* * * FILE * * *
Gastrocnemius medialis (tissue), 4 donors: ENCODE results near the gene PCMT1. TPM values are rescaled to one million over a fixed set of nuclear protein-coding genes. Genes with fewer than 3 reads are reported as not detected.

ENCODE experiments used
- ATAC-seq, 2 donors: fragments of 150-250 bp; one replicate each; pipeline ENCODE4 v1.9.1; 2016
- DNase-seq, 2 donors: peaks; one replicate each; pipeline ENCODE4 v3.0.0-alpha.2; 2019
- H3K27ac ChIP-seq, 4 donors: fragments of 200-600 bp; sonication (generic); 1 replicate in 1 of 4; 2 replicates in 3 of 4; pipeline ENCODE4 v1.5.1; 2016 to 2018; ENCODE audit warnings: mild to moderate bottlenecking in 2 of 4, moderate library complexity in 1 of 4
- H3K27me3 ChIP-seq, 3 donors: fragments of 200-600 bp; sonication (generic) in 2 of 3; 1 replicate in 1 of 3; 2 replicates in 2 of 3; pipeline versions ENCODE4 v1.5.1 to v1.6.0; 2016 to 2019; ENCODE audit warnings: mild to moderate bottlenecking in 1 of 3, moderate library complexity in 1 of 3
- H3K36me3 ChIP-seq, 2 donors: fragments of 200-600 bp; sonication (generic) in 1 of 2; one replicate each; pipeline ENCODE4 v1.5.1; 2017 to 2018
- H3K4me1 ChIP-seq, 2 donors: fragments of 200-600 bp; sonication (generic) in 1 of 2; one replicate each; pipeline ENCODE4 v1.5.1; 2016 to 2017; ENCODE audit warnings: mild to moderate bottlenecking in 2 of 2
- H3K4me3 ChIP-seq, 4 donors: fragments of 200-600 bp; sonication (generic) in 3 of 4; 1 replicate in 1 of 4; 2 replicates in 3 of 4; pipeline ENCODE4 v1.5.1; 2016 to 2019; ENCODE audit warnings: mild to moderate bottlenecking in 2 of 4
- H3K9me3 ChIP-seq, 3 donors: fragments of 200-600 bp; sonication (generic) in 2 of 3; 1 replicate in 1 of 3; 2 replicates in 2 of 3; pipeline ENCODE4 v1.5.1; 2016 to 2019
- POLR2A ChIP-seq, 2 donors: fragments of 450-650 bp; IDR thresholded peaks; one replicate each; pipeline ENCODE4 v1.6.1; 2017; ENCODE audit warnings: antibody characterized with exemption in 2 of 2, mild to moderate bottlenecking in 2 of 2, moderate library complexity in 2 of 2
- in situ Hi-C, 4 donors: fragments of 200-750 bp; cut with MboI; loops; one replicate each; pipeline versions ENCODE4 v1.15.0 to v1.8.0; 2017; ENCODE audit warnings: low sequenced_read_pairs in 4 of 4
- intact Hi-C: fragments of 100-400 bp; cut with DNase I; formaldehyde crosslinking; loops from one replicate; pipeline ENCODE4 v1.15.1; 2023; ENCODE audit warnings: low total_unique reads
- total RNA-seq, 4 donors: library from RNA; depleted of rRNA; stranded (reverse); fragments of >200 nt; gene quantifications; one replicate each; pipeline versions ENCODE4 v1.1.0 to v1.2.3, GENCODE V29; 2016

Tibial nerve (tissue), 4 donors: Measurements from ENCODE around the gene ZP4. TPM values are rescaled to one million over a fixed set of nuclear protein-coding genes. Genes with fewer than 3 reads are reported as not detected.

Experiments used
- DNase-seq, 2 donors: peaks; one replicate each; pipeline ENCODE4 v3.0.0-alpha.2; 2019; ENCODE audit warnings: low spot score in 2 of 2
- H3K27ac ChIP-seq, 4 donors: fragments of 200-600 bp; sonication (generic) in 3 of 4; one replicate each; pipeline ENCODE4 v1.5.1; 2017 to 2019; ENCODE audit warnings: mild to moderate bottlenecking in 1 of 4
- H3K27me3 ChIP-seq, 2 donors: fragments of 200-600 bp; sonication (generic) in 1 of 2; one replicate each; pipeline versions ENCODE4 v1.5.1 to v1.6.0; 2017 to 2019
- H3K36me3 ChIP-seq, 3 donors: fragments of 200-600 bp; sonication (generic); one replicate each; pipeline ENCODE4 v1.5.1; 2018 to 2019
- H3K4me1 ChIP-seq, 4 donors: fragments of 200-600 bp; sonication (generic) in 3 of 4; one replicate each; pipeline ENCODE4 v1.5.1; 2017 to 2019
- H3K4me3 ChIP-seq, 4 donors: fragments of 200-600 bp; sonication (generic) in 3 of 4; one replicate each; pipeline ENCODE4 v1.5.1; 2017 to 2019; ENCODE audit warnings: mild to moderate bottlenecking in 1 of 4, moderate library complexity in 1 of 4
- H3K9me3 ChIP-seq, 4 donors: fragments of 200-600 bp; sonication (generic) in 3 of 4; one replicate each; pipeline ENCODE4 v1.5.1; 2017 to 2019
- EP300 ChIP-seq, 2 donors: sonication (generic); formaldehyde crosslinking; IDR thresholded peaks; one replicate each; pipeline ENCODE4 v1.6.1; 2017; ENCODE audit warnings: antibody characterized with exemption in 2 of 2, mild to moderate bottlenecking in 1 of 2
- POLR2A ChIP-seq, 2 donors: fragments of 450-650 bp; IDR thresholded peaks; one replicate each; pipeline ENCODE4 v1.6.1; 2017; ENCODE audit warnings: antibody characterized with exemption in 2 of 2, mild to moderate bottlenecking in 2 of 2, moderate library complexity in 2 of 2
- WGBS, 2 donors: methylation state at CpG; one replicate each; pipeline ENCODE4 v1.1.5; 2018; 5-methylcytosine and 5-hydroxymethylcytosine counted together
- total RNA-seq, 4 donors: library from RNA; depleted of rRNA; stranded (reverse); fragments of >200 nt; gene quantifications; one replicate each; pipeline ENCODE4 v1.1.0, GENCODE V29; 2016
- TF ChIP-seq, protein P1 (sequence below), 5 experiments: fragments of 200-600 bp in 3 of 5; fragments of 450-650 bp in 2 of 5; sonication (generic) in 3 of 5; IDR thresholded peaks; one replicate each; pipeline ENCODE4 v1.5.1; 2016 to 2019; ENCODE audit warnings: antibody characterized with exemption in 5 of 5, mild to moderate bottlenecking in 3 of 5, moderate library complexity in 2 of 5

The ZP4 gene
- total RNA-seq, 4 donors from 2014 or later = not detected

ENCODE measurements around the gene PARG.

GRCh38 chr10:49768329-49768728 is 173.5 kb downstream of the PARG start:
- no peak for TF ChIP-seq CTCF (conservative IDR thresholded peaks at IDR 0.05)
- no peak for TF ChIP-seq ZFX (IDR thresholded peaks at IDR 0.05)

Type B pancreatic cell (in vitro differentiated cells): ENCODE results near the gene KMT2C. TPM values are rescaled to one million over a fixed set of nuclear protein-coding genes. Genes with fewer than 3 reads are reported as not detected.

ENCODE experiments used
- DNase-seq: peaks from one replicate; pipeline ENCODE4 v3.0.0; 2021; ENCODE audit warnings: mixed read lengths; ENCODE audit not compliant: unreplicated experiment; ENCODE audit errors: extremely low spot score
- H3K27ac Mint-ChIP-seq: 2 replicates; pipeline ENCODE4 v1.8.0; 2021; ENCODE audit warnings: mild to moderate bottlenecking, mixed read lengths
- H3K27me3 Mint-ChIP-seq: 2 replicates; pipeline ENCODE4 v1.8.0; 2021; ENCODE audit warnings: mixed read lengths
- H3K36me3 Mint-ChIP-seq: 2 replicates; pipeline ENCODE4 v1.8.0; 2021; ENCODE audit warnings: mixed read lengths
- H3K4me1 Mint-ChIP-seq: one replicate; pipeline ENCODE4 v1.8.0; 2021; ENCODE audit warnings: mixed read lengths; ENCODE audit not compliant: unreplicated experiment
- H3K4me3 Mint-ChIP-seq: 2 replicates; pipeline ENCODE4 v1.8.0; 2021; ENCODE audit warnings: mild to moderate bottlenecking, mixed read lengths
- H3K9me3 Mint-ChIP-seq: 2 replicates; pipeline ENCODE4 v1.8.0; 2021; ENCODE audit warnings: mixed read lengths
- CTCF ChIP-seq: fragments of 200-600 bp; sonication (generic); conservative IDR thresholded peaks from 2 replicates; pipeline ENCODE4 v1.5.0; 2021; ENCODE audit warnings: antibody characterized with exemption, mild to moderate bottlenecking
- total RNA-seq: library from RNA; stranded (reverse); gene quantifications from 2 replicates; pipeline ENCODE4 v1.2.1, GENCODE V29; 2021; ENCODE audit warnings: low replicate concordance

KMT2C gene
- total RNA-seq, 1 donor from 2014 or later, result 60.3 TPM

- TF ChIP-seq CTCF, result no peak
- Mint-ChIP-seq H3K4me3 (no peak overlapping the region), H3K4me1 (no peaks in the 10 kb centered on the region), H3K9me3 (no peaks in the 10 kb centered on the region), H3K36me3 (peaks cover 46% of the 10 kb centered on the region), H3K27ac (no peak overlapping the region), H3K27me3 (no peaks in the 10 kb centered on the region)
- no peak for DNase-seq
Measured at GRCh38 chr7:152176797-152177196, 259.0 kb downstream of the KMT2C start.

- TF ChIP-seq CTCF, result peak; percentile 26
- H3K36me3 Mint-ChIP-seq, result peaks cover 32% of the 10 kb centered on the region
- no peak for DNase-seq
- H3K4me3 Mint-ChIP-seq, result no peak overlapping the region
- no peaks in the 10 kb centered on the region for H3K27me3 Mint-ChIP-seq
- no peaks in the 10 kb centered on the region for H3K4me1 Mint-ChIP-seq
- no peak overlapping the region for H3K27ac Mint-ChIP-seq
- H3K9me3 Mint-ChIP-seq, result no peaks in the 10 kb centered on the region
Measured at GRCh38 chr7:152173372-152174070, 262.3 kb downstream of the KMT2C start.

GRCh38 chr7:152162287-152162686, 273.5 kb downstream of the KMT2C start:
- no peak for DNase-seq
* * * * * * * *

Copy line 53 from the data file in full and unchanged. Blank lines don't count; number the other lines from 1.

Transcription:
- H3K36me3 Mint-ChIP-seq, result peaks cover 32% of the 10 kb centered on the region